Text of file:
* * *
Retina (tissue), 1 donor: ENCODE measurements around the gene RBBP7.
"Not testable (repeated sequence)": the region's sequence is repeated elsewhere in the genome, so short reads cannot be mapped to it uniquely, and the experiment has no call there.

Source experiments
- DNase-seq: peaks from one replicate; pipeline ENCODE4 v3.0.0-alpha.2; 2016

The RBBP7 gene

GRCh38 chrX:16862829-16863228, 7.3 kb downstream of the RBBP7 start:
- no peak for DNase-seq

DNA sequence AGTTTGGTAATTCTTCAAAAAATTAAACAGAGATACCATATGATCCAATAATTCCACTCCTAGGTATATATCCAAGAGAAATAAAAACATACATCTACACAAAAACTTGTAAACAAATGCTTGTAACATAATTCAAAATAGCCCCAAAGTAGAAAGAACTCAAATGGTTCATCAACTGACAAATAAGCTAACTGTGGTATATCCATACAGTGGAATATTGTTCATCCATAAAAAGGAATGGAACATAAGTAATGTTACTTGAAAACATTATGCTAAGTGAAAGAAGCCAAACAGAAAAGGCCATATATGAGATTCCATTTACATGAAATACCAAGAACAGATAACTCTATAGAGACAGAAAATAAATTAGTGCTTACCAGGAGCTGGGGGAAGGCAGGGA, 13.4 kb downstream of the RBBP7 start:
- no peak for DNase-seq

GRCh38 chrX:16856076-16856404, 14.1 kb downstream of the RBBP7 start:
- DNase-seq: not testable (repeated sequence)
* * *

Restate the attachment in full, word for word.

Retina (tissue), 1 donor: ENCODE measurements around the gene RBBP7.
"Not testable (repeated sequence)": the region's sequence is repeated elsewhere in the genome, so short reads cannot be mapped to it uniquely, and the experiment has no call there.

Source experiments
- DNase-seq: peaks from one replicate; pipeline ENCODE4 v3.0.0-alpha.2; 2016

The RBBP7 gene

GRCh38 chrX:16862829-16863228, 7.3 kb downstream of the RBBP7 start:
- no peak for DNase-seq

DNA sequence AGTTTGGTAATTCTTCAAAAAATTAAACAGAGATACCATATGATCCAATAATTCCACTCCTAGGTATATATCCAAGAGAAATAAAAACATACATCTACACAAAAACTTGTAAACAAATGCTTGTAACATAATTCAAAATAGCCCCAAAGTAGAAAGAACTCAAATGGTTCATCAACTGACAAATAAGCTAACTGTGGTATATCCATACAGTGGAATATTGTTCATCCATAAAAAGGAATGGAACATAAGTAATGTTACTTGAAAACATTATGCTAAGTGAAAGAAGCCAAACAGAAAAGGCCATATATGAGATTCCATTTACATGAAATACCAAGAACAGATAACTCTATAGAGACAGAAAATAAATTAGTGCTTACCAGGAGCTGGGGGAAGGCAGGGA, 13.4 kb downstream of the RBBP7 start:
- no peak for DNase-seq

GRCh38 chrX:16856076-16856404, 14.1 kb downstream of the RBBP7 start:
- DNase-seq: not testable (repeated sequence)